two kids stomping in a big muddy puddle filled with pine needles in a pine forest

Why Outdoor Time Is Important For Kids

Being in nature with increased freedom and independence makes everyone happier

We spend a lot of time outdoors.

This was never more apparent than one week this past summer, when the smoke from the west coast's wildfires blew over our area and kept us inside. The air quality was atrocious. For a whole week, the kids looked longingly out the sliding glass door to our backyard, not understanding what "hazardous" meant and why some smoke and a funny smell ought to keep them in.

The kids are happier outside. They have more freedom and independence. There's more climbing, running, jumping, crawling, peeking, collecting, poking, exploring, discovering, wandering, touching, seeing, seeking. There's a little more of everything that we consider important for children. Gross motor skills, fine motor skills, cooperation, play, all the things people typically list when they list what's good for children's development.

Being outside is important for our mood and well-being, too. It's in the late afternoon or evening when I really notice if we haven't been outside enough for the day—everyone is restless or fussy. This harkens back to my recent review of Sarah Ivens' book Forest Therapy. The whole premise of that book was that being outside in nature replenishes, refreshes, and nourishes. If one of the kids is having a rough day, often I realize it's because we spent all morning inside. And as soon as we're outside again, whether barefoot with no shirts in the summer or bundled up in coats in the winter, everyone's frustrations magically seem to disappear. Something about being in nature. The air. The sky. Something about our human history, mammals evolved in the world, not inside a set of walls.

two kids carrying sticks and exploring a pine forest with ferns
My kids exploring in the woods

We dress for the weather and go outside no matter what (barring hazardous wildfire smoke, of course). We make pretend soup with rainwater and yard debris. We find worms in the dirt and rolly-pollys hiding in the grass, and make homes for them in little dirt piles. We collect colored leaves for later art projects, or just to look at for the afternoon. We jump in leaf piles. We make snowmen, throw snowballs, and watch icicles form on the edges of the roof's gutter.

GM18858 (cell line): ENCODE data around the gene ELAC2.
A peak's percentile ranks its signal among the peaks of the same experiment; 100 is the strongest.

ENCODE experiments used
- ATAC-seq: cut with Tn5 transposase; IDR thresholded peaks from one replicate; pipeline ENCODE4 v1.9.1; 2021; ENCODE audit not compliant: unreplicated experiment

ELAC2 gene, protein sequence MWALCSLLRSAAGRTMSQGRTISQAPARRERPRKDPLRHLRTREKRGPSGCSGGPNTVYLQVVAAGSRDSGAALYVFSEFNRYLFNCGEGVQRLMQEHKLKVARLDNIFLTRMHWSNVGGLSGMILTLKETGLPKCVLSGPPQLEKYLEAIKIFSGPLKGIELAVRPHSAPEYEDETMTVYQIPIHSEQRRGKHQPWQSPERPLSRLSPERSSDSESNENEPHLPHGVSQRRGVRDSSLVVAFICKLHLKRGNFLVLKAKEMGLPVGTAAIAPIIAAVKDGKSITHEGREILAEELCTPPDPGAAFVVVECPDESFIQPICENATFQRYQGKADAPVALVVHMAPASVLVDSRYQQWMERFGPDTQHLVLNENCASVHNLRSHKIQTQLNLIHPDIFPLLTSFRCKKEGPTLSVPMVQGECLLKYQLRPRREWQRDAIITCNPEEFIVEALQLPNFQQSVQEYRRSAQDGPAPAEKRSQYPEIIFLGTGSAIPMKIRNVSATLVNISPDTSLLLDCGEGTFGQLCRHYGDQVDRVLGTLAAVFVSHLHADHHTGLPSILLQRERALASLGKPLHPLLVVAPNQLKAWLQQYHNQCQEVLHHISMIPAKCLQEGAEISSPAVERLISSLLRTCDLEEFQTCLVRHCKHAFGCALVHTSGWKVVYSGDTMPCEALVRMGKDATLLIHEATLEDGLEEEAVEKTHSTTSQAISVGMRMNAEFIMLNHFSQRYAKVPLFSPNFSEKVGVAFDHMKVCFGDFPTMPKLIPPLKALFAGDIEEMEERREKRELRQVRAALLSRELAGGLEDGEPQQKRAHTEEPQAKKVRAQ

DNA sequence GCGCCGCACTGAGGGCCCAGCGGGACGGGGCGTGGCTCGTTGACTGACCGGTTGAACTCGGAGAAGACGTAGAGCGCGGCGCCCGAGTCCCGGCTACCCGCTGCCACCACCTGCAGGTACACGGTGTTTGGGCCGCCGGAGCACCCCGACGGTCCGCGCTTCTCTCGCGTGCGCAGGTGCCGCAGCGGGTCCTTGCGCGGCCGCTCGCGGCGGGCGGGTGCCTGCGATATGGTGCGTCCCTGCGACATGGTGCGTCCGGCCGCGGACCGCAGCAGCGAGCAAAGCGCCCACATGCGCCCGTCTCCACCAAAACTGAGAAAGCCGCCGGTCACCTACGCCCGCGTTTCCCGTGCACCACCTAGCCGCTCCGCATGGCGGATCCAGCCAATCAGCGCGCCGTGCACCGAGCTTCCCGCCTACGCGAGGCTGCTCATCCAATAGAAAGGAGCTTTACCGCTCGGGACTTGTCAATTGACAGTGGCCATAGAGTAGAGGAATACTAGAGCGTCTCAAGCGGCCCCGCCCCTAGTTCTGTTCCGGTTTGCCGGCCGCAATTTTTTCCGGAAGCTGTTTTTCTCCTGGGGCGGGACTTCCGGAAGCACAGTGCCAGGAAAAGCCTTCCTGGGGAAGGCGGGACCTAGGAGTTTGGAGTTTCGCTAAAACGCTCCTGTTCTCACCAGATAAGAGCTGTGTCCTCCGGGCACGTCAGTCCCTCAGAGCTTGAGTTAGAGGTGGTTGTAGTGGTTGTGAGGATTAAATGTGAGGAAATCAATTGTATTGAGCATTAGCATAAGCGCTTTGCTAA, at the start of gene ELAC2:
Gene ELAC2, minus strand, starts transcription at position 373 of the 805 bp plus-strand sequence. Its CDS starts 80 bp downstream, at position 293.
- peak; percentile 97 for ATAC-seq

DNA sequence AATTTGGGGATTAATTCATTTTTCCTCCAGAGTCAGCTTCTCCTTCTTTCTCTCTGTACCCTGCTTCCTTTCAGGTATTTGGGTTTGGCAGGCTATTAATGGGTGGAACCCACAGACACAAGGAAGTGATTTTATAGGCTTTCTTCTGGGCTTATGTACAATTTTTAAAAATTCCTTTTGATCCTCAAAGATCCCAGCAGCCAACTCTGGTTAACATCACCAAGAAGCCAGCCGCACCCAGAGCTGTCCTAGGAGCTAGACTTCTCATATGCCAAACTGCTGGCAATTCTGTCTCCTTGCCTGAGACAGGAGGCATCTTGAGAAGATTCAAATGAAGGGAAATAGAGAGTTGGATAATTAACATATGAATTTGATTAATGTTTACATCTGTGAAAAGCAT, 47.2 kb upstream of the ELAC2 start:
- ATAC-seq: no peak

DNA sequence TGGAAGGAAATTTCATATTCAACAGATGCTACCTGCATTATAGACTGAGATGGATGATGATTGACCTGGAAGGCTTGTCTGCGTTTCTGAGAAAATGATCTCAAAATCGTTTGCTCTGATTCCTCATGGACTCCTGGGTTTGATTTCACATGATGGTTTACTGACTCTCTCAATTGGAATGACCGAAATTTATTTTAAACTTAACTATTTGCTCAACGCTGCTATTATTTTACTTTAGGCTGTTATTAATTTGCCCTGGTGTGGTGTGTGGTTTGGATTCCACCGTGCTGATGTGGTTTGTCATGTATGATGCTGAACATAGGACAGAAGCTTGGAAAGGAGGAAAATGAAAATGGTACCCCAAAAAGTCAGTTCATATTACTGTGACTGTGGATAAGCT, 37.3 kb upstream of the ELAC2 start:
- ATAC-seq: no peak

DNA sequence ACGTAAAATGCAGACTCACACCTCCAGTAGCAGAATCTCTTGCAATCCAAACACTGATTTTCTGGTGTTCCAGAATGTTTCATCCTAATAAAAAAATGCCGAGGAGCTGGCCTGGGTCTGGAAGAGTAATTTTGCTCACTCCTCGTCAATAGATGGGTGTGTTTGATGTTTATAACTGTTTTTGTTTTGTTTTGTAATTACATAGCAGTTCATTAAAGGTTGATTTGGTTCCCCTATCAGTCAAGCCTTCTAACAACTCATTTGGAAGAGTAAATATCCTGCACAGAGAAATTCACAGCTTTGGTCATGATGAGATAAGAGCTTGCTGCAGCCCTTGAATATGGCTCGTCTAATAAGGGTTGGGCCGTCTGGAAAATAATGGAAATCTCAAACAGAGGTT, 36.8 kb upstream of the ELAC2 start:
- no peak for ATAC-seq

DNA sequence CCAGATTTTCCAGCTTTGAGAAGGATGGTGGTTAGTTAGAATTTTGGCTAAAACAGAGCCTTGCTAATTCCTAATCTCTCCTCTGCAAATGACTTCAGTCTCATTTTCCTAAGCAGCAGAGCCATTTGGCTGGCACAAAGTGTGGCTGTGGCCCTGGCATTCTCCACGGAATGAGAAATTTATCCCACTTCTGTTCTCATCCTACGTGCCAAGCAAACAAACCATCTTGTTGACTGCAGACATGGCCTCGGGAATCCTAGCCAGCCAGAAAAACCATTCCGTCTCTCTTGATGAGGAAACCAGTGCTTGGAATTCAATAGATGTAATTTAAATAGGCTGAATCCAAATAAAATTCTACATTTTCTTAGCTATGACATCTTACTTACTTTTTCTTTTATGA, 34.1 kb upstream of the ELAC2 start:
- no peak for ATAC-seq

The kids help me in the garden. They help plant seeds indoors in February or March, watch the sun come up to nourish our seedlings, and later help scoop and spread compost into the garden beds before we move all the plants outside in the late spring. They spray water with the hose, help pull weeds, and keep an eye out for the first buds. They watch eagerly as tomatoes turn from green to orange to red. They help with the harvest, putting tomatoes and carrots into buckets, picking chamomile flowers, looking under large leaves to find zucchini or cucumbers.

colorful fall leaves of lots of shapes and sizes in contact paper hung on a window
One of our leaf crafts!

The examples of nature in Forest Therapy tended to be grand: a retreat in the rocky hills of New Mexico, a tour through the rainforests of Indonesia or the lush mountains of Japan. Our nature is closer to home, everyday. But we don't need to travel halfway around the world to realize the importance of time outdoors.

I love being outside with the kids, rather than simply by myself. They notice textures, colors, sounds. They bring a mindfulness that most adults have forgotten. When we go walking at local parks, my 4yo son trades out sticks of increasing size, attacks tree-dragons, and stops to poke the dirt and rocks. My 1.5yo daughter pauses to touch every flower and every leaf. They notice puffy white clouds, swirls of bubbles in the creek, moss on the side of a log. Sometimes we spot a woodpecker. Sometimes a flock of Canadian geese fly by overhead, honking loudly.

I do wonder how much of the positive effects of our outdoor time is due to the influence of simply being outdoors, and how much is the fact of having more freedom and independence when outdoors. Outside, no one is telling the kids not to climb on the back of the couch or to be careful around the glasses on the table or not to hit the pictures off the walls. Their exploration has fewer limits. Their independence is greater.

Watching little people grow can provide a lot of insight into how people in general function best. People need independence and time for exploration. Time to be in the world, without someone else constantly looking over their shoulder. Time outdoors.

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We're Jacqueline and Randy, a blogging duo with backgrounds in tech, robots, art, and writing, now raising our family in northern Idaho.

Our goal is to encourage deliberate choices, individual responsibility, and lifelong curiosity by sharing stories about our adventures in living, loving, and learning.

Learn more about us.


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Curious about our life and journey? Here are some good places to start reading:

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